I cross the bridge and stop at the scene of Jason’s murder. There is no one around. It could so easily be me this time. If I fall in, could I get out? I shudder at the thought.
I continue on. The sun is out but it’s still cold and eerily quiet. I can’t even hear a bird in the sky. The houses on the other side of the canal, the ones that have back gardens that join it, look empty and derelict. I know they’re not but they do look it.
I hear every step I make on the stony ground. The rustle of the bushes beside me remind me that I’m awake and not trapped in a nightmare. If that even makes sense.
I reach the next bridge and turn right and head through an abandoned, overgrown with dead grass, field towards the park. There are all kinds of sounds around me now. I glance back and can’t see anything to my left or right, other than grass. I continue on but that feeling I get of being watched returns. I could die here in this grass and nobody would notice me for weeks. Something spurs me on to walk faster. This light walk to clear my head has quickly turned into something more sinister. My heart races and my head is getting moist, even in the cold. I pull coat my zip right to the top until it touches my chin. The park isn’t so far away now. I hope it’s busy. Never mind all that crap about it being a peaceful haven. I need human contact.
At a small bridge that covers a stream, I turn around. And I immediately freeze. There’s a black figure standing on the path behind me. It’s dressed all in black with a hood and a scarf covering its mouth. The paleness of the grass behind it sharpens the image into something devilish. I’m frightened beyond belief.
I turn and head for the park, fast. I begin with a quick walk that soon turns into a run at almost full speed, not easy on the uneven track. I don’t look back. I feel a tear touch the corner of my eyes. I feel like I’m going to die. I couldn’t tell if the figure was male or female. Something tells me it was female. Something in the way it was standing with most of its weight on one leg. But the body is quite large and bulky so I’m not sure. I didn’t stay long enough to take many notes.
I reach the park and can’t see anyone in this part. The dog walkers tend to be on the field or around it, so I sprint there.
It’s here that I dare to look around. There’s nobody chasing me. I’m trembling. That was the scariest thing I have ever seen. How am I going to get back? There is another way along a dirt track on the other side of the park that goes through some trees and brings me out at the bridge closer to my home, but even that terrifies me.
I head over the grass towards Blackpool Road and decide to walk the long way round. The very long way round. But the staying alive long way round. I could phone Harold. I just don’t want the humiliation. ‘Harold, I was chased by what I think was a big girl to Haslam Park. Could have been a man, though’.
I phone Mei instead.
She answers. ‘Are you all right?’
I tell her I’m okay but she can tell that something’s wrong in my voice. I just want to hear a friendly voice. Nothing friendlier than the wife. Unless I’ve done something wrong that is.
It takes me fifteen minutes just to get to the Crossroads Pub, named because, well, it’s a crossroad for Woodplumpton Road, Tulketh Brow and Blackpool Road. I turn left and go around the pub on the corner. I stop and look at it. I could get pissed again. It would be so easy. I decide against it, not after Edinburgh.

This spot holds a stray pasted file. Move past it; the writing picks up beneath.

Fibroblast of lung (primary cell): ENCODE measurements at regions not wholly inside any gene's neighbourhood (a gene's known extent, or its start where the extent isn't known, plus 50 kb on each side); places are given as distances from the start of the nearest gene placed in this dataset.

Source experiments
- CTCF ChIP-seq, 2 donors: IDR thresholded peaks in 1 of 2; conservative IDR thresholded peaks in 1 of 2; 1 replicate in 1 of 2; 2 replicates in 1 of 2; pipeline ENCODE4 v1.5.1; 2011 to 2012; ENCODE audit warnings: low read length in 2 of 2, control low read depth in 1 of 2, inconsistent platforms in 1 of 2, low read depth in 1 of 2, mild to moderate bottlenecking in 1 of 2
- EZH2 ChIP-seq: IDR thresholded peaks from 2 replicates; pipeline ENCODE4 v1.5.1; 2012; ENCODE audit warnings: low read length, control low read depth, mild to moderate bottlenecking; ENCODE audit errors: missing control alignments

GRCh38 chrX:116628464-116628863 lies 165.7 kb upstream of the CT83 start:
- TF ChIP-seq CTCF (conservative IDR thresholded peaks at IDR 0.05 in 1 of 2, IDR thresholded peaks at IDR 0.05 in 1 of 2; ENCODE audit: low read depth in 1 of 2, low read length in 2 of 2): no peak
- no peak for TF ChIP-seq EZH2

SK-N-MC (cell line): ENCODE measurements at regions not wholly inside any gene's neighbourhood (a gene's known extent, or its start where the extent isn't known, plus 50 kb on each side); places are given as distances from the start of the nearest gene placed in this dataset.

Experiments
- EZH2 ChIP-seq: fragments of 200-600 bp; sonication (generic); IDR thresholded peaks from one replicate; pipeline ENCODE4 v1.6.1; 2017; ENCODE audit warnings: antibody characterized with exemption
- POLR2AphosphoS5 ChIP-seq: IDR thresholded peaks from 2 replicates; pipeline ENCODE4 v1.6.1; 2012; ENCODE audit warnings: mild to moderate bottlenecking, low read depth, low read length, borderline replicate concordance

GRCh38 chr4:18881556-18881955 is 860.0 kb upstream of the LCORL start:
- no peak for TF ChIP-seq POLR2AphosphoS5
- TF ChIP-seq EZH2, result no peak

I don’t walk fast and I lose track of time when I reach the bridge where Woodplumpton Road passes over the canal. I stop and look along it, at the calming water rippling with each leaf falling onto it. I see the person dressed in black watching me from the path alongside it. I feel a tingle down my spine. I carry on, faster now, and arrive at the newsagents at Cadley Causeway roundabout. I still feel odd and keep looking around all the time. I think I’m about to lose my mind in all honesty.
I go into the shop and get a bottle of water. I’m really thirsty. It’ll be another twenty to thirty minute walk home from here. There are shortcuts through but I think I’ll stick to the main roads.
When I get home I’m a wreck of a man. The black figure has been going round in my mind the whole way. God it was scary. I think that was the point: to scare me. Well it worked.
When I walk through my door I check every window and door to make sure they’re locked. I also check the back gate, which has been cleaned. I can sense eyes on me again from Bret and Alan’s house just a few doors down.
When I turn around I jump. Mei is in the kitchen doorway. I thought it was that figure again. I won’t tell her about it because it’ll scare her. I don’t know what I’m going to do. The police don’t seem to be much help at all.
The sky is dark and the air is getting cold. Mei turns on the fire. She tells me that she saw Jason’s mum again earlier getting off the bus with some shopping bags. She looks healthy. She was with her daughter and seemed like she was pulling herself together.
I think I’d rather have had Jason running around than what that nutcase Amy is doing.
To try and lighten my mood and change the subject when she does it for me, ‘When do I get my first driving lesson?’
I’ve totally forgotten about that. That’ll give me something to do: search online for the best and cheapest instructors.
I end up calling a few of them. I find one from Hutton who covers all of Preston. He was nice on the phone so we’re going with him and her first lesson in on Wednesday evening.
For the rest of the evening we eat and watch TV. Nothing else of note happens. It’s times like these that I appreciate even more now: the quietness of doing nothing. Tomorrow is another story.